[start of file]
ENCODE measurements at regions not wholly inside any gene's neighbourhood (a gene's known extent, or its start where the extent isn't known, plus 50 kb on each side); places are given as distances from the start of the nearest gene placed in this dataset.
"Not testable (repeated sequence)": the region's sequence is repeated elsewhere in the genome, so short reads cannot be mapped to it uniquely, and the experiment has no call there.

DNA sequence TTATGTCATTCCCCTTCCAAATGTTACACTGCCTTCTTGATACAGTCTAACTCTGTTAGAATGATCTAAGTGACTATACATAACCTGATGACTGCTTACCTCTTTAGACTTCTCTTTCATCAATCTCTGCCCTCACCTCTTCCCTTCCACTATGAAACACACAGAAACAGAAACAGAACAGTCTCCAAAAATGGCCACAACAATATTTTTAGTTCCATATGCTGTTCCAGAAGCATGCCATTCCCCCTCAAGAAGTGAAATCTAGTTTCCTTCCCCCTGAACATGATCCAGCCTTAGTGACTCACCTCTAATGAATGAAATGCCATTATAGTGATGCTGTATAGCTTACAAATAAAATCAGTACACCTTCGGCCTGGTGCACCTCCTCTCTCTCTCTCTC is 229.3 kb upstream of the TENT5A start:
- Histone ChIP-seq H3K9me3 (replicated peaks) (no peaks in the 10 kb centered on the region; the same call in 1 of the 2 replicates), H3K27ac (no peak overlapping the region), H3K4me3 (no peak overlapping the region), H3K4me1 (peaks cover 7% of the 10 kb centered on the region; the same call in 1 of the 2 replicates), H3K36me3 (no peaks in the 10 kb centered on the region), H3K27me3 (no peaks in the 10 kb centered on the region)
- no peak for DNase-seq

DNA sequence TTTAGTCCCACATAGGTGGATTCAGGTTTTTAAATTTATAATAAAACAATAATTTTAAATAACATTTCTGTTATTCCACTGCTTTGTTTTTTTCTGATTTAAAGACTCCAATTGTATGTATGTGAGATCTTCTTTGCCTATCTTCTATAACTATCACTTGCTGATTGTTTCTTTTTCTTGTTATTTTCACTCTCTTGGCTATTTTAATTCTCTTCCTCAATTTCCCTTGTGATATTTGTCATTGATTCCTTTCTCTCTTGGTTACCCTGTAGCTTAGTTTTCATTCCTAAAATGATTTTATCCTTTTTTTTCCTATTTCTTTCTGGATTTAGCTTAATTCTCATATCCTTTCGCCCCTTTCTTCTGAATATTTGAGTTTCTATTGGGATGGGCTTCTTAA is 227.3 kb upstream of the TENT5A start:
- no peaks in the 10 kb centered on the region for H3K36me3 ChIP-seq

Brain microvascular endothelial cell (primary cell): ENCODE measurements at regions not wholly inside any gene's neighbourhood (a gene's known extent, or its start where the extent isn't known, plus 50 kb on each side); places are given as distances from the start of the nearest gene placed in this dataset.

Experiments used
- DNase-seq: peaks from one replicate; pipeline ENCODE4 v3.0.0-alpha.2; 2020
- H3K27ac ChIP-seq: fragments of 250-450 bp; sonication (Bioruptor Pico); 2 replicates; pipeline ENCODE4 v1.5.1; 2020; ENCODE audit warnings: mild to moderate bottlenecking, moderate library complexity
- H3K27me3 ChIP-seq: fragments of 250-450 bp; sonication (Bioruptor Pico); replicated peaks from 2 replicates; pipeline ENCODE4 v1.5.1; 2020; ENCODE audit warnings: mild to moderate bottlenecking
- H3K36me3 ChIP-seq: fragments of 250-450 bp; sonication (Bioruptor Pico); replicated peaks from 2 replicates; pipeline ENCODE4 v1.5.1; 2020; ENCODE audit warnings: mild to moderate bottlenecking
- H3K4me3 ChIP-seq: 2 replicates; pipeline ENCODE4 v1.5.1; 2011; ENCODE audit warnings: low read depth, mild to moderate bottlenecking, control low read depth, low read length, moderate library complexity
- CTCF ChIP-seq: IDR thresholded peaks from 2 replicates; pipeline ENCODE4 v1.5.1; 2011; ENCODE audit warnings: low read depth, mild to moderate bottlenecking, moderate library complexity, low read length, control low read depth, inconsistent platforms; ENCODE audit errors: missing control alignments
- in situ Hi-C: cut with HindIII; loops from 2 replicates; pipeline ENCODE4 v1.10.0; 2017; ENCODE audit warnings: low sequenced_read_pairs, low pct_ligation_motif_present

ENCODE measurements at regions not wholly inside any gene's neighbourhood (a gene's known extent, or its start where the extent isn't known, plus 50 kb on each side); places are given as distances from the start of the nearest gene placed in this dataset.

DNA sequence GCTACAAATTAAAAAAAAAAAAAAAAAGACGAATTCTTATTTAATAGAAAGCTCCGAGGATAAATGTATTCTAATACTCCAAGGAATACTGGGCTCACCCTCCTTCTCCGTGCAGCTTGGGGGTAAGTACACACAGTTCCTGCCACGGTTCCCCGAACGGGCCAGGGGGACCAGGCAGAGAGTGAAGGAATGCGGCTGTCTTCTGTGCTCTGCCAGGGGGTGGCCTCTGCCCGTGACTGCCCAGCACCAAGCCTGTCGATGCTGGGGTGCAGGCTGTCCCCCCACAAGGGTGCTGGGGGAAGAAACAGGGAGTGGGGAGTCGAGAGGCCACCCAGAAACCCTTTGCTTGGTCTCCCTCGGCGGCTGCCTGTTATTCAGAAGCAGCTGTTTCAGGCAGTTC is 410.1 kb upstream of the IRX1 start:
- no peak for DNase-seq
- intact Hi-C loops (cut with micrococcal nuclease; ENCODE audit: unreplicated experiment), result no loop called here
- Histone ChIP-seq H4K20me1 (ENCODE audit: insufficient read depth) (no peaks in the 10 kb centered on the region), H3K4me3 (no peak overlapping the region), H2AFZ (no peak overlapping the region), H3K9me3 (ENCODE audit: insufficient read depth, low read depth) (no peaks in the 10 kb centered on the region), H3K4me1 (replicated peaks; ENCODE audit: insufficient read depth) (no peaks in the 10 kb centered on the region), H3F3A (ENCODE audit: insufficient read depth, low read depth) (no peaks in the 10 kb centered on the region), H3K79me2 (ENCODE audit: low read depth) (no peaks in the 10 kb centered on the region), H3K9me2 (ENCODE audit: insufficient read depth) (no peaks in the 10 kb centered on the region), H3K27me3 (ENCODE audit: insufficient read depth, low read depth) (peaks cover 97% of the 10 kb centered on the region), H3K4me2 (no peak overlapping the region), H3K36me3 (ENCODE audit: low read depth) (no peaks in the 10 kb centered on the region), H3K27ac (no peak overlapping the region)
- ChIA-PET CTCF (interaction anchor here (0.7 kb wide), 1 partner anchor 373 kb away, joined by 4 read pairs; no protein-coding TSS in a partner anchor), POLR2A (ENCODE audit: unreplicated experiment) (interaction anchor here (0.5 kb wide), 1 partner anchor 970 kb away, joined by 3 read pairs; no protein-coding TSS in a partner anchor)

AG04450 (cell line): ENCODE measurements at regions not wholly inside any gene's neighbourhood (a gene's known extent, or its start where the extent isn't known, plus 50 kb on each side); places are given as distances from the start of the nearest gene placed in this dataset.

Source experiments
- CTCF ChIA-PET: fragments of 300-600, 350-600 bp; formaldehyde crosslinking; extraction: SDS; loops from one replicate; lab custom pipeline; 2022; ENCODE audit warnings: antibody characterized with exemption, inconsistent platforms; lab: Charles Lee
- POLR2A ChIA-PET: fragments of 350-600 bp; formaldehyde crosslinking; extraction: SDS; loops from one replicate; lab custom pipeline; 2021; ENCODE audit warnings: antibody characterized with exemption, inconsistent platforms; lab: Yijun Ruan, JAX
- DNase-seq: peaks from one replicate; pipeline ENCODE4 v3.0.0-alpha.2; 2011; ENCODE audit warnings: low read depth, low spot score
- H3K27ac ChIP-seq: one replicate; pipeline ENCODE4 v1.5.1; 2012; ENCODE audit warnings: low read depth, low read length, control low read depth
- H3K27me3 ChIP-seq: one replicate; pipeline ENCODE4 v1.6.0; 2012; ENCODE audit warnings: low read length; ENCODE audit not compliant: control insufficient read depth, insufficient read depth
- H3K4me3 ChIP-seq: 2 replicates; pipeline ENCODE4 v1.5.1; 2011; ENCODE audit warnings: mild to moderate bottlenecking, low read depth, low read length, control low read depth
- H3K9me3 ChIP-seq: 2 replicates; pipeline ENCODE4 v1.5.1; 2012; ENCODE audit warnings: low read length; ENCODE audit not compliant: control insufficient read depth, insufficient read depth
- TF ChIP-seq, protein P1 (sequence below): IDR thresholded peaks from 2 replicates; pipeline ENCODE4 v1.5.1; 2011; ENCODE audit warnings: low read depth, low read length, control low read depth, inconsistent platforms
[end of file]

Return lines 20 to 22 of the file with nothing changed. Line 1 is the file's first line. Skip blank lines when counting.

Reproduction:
- intact Hi-C loops (cut with micrococcal nuclease; ENCODE audit: unreplicated experiment), result no loop called here
- Histone ChIP-seq H4K20me1 (ENCODE audit: insufficient read depth) (no peaks in the 10 kb centered on the region), H3K4me3 (no peak overlapping the region), H2AFZ (no peak overlapping the region), H3K9me3 (ENCODE audit: insufficient read depth, low read depth) (no peaks in the 10 kb centered on the region), H3K4me1 (replicated peaks; ENCODE audit: insufficient read depth) (no peaks in the 10 kb centered on the region), H3F3A (ENCODE audit: insufficient read depth, low read depth) (no peaks in the 10 kb centered on the region), H3K79me2 (ENCODE audit: low read depth) (no peaks in the 10 kb centered on the region), H3K9me2 (ENCODE audit: insufficient read depth) (no peaks in the 10 kb centered on the region), H3K27me3 (ENCODE audit: insufficient read depth, low read depth) (peaks cover 97% of the 10 kb centered on the region), H3K4me2 (no peak overlapping the region), H3K36me3 (ENCODE audit: low read depth) (no peaks in the 10 kb centered on the region), H3K27ac (no peak overlapping the region)
- ChIA-PET CTCF (interaction anchor here (0.7 kb wide), 1 partner anchor 373 kb away, joined by 4 read pairs; no protein-coding TSS in a partner anchor), POLR2A (ENCODE audit: unreplicated experiment) (interaction anchor here (0.5 kb wide), 1 partner anchor 970 kb away, joined by 3 read pairs; no protein-coding TSS in a partner anchor)